162 ENGAGE SAUL. [CHAP. IX,
the most civilised of all I had seen, and seemed possessed of more resources by far than either Swartboy's or Cornelius'. I mean that, With the usual articles of exchange, whatever was wanted, might be found and bought there with far more facility than elsewhere. The others keep no " stock in hand " of anything, but scramble on from hand to mouth. If you want a pair of leather trousers made, the goat must be killed and the skin dressed, for nobody cares to keep a spare piece of leather. In the same way with caresses, each man has his own sleeping things, but no overplus by him to sell. Every Hottentot has his ride-ox, which lie will not dream of parting with until he has broken in another one to take its place, and there is a want of capital everywhere, so that although a traveller may be abundantly supplied with articles of exchange, and the natives around him by no means badly off, yet it does not at all follow that he will find anybody to barter with him as he journeys through their country.
September 24111-We left 'Twas on our shooting excursion. I took
no dogs ; mine were useless curs for anything else but night-watching ; and under the guidance of Saul we travelled five hours and a half, passing a succession of little springs on our way. Early the next morning we went three hours to the place of rendezvous, and Amiral came shortly afterwards : numbers of other Hottentots soon dropped in, and we had a very merry evening, telling tales, and talking about the habits of animals. Of course we had lion and elephant stories in abundance. I was curious to know what animals here were the most fatal to man, and we counted over all the deaths that we could think of. Buffaloes (though not common here) killed the most, then rhinoceroses, and lastly, lions. Areep, the predecessor of Cornelius, as chief of his tribe, was killed by a black rhinoceros. It is curious how many people are wounded by lions, though not killed. A very active Damara, who was some time with me in Damaraland, but who stayed behind as I journeyed up the country, was in a dreadfully mangled state when I returned. He had found a lion in the act of striking down his ox, and rushed at him with his assegai : he gave him a wound that must have proved mortal, for the assegai went far into his side ; but the lion turned upon him, and seizing him, bit one elbow-joint quite through, and continued worrying him until some other Damaras ran up and killed the animal.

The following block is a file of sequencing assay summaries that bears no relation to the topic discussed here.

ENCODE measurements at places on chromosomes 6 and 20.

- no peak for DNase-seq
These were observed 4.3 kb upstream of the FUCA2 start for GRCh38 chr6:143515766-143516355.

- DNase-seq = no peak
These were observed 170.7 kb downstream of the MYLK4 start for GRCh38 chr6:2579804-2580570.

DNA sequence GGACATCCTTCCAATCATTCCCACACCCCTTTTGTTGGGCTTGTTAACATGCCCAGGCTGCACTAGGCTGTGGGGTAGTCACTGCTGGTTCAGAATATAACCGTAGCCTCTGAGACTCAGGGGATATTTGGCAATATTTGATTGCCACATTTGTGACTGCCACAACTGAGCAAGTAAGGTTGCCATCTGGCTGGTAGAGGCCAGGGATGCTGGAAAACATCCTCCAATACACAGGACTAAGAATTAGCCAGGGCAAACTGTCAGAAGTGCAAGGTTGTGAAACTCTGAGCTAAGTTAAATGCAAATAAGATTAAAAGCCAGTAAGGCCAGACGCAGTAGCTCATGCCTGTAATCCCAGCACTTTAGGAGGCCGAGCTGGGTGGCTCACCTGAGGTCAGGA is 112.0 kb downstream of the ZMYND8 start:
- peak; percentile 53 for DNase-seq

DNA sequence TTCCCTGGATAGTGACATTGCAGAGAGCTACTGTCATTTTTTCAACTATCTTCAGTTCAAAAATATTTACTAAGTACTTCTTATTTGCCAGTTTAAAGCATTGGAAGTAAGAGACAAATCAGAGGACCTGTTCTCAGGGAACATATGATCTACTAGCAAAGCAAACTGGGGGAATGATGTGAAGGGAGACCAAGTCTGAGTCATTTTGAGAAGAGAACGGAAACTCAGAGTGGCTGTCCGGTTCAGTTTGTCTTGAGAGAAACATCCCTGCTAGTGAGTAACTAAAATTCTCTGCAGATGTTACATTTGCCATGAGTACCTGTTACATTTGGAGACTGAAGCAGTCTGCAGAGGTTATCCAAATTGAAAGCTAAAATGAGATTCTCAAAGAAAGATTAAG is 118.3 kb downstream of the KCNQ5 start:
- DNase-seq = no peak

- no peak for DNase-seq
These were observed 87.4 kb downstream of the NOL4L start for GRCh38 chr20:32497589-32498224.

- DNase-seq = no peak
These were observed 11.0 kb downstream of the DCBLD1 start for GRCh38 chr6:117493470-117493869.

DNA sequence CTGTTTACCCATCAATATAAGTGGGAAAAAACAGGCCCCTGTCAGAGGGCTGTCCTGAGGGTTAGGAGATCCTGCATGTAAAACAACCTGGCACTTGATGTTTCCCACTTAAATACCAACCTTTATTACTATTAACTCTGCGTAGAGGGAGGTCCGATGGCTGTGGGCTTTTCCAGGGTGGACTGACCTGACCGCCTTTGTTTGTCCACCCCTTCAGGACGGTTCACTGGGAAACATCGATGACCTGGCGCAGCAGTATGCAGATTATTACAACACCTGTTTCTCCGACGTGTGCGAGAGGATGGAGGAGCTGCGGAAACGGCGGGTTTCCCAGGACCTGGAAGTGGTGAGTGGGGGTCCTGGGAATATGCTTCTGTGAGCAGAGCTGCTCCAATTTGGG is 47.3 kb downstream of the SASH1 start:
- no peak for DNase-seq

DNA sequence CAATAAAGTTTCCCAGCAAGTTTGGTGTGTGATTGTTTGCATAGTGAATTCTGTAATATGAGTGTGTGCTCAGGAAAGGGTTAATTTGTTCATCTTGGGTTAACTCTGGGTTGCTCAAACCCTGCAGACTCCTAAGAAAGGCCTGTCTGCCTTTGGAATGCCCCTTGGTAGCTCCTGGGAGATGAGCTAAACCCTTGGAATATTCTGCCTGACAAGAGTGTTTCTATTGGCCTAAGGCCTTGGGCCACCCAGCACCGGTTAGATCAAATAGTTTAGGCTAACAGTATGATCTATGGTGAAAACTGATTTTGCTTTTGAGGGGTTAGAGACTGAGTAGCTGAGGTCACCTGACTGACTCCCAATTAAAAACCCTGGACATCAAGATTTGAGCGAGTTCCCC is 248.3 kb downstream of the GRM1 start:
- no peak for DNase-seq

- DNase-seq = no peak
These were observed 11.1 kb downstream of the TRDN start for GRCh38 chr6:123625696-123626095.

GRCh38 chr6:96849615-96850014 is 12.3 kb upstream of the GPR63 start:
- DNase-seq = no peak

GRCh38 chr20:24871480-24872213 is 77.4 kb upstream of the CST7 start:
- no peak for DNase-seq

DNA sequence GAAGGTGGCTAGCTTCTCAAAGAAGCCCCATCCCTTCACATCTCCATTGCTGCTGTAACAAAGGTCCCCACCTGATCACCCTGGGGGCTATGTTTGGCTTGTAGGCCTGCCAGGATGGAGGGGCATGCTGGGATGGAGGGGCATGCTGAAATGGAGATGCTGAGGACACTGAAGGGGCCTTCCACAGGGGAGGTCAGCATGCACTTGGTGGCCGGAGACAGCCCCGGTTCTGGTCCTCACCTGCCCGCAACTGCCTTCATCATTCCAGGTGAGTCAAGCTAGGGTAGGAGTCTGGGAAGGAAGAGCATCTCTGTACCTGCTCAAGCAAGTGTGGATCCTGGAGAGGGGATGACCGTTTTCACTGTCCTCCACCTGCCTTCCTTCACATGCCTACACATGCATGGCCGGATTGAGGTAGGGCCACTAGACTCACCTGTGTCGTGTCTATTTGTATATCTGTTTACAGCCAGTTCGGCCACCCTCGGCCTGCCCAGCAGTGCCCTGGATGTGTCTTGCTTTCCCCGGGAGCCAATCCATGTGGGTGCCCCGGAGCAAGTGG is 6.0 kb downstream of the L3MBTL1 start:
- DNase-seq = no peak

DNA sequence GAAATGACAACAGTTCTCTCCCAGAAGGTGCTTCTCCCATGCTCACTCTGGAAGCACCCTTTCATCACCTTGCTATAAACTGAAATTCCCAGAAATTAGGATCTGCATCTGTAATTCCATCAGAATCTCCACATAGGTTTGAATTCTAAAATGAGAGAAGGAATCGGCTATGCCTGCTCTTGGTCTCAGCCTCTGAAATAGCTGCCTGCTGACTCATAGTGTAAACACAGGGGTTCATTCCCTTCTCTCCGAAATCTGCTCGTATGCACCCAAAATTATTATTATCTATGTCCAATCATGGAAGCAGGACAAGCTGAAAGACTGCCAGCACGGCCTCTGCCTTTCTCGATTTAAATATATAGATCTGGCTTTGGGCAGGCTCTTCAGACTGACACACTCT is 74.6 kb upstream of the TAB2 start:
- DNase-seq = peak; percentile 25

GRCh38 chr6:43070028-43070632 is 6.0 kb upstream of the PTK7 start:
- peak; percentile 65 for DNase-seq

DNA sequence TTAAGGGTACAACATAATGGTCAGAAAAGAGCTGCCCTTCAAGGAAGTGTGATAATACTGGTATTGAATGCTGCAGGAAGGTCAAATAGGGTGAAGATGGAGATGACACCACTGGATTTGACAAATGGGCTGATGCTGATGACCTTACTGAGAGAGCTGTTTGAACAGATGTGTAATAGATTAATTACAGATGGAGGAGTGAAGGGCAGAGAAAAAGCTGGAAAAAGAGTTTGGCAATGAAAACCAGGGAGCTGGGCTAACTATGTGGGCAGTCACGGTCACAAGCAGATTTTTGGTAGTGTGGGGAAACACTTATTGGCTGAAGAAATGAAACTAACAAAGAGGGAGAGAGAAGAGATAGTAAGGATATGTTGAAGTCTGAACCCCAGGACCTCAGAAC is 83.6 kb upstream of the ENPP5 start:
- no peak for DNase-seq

My servant, Hans, had a very narrow escape some time since. He was riding old Frieschland (the most useful ox I had, but now worn